As Eli Dourado just pointed out in a previous post, built into Bitcoin is a facility for decentralized arbitration. Essentially, Bitcoin allows for transactions that require two out of three signatures to verify a transaction, thus allowing payer and payee to turn to an arbitrator if there is a dispute about whether the payment should go through. Paypal and credit card companies essentially provide this service today, but as Eli points out, decentralized arbitration would likely be cheaper and would certainly enjoy much more competition. That’s four things Bitcoin can do that traditional payments networks cannot, but let me quickly add a fifth. There’s no reason that the arbitrator must be a human; using Bitcoin’s scripting language the arbitrator can be a trusted automated source of information that on a regular basis broadcasts facts such as the price of gold, or price of stocks, or sports scores. Make that data stream your arbitrator and, voila, you have a decentralized predictions market. (Ed Felten at Princeton is working on executing the concept.)
One more before I sign off and go drink with the rest of the Tech Liberation gang at our 15th Alcohol Liberation Front this evening, to which you’re all invited. Bitcoin allows for microtransactions in a way that’s never before been possible. First of all, because bitcoin transactions can be cheap, you can send incredibly small amounts (say five cents or half a cent) that would be cost-prohibitive using traditional payments systems. There’s a start-up called BitWall that essentially allows publishers to easily charge tiny amounts for their content. Now, believe me, I know all the arguments for and against micropayments for content. My only point is that Bitcoin has the potential to further reduce the friction of such payments. But that’s not the exciting part. More interesting are really, really small microtransactions.
Bitcoin transactions are cheap, but you wouldn’t think they’re cheap enough that you could conduct hundreds per second. But the thing is, you can, using the micropayments channels feature of the Bitcoin protocol. It’s not yet been widely exploited, but it’s there in the spec waiting to be. I won’t go into the technical details in this post, but essentially you transmit one large transaction to the network (you can think of this like a deposit, say of $10), then you conduct as many tiny transactions between payer and payee not broadcast to the network (therefore ‘free’), and finally you broadcast how much of the initial amount remains with each party. What this means is that you can now offer metered services based on microtransactions.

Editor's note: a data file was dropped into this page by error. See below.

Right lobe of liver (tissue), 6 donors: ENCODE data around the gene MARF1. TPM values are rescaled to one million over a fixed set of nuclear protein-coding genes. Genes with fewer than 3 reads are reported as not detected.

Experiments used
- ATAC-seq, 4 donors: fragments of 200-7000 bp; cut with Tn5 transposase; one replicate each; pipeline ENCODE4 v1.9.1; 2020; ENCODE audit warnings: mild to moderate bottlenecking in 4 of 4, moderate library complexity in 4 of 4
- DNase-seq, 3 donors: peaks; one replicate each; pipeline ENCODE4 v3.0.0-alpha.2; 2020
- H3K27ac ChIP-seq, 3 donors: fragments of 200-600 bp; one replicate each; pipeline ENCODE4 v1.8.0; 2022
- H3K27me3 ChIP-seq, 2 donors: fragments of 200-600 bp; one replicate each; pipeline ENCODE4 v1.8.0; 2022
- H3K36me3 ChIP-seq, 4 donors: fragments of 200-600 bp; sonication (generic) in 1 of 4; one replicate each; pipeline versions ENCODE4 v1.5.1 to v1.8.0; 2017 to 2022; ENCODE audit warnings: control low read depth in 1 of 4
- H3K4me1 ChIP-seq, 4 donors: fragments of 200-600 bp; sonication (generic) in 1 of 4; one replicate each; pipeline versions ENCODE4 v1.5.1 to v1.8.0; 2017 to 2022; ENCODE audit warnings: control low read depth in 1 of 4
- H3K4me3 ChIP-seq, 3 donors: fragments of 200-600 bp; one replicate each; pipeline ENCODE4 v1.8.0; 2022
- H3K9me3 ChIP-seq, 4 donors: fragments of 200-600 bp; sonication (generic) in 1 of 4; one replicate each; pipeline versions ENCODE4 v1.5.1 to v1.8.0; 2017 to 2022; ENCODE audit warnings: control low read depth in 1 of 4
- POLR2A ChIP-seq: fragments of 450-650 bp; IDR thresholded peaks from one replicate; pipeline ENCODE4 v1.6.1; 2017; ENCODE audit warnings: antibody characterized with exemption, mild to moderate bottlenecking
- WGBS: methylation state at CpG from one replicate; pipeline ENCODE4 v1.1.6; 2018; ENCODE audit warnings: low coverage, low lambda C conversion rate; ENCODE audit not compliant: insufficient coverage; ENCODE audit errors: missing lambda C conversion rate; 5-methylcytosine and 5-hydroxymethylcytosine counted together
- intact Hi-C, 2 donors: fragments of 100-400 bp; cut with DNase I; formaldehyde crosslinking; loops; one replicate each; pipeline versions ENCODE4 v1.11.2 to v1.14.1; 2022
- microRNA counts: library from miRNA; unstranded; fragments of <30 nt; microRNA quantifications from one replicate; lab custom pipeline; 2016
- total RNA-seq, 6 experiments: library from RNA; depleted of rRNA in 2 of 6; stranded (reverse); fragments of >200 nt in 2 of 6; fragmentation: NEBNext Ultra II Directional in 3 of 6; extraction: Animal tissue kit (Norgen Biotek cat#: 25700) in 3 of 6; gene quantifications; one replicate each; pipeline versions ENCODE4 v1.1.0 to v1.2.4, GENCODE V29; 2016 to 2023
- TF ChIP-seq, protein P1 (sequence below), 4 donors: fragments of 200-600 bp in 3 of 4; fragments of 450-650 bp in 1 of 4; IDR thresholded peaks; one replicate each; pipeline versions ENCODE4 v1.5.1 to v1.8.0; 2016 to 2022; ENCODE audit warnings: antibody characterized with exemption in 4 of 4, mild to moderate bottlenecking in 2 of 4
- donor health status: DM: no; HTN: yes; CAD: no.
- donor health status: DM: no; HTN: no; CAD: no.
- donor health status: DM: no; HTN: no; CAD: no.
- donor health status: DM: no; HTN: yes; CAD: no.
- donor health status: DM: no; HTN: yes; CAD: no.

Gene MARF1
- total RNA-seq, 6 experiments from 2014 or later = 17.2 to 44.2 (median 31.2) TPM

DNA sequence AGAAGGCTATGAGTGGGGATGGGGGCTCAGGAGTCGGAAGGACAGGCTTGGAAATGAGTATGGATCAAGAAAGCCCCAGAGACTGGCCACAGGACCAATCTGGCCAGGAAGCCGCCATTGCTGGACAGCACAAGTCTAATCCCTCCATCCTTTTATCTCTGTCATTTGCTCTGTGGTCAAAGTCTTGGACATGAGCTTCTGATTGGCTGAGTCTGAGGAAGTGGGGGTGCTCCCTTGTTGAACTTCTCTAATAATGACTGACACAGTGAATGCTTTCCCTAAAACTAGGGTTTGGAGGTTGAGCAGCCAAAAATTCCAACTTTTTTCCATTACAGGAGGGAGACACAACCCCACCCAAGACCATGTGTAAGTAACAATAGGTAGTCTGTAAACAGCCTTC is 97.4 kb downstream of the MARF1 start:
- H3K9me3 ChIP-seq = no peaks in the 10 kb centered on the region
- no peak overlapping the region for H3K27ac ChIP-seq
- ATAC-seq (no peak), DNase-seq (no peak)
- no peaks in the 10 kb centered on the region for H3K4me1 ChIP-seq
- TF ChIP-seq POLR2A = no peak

One good example of how this would be useful is Wi-Fi access, which Mike Hearn explains in this video. Today we are surrounded by wi-fi hotspots, but we can’t use them because they are password protected, in part because there’s no good way to charge for their use. When you can pay to use a wi-fi hotspot, it usually entails creating an account with the provider and then purchasing a block of time, perhaps more than you need. Now imagine if you could connect to any open hotspot, without first creating any kind of account, and paying your way by the second or the kilobyte. That’s possible today with Bitcoin, it’s just going to take some time to be implemented. And think of all the other as-yet unimagined ways that this ability to meter could be put to use!
That’s six ways to answer the question, “Why would you use Bitcoin when you can use PayPal or Visa.” There are more. Hearn discusses a bunch in the video. These are all very real in the sense that they are all technically possible today, but certainly speculative in that there remain regulatory and market hurdles ahead. I can certainly understand why some would be skeptical of Bitcoin’s long-term success (I for one am not certain of it), but I really hope we can get to the point were that skepticism is based on more than misunderstandings about what Bitcoin is or what it can and cannot do.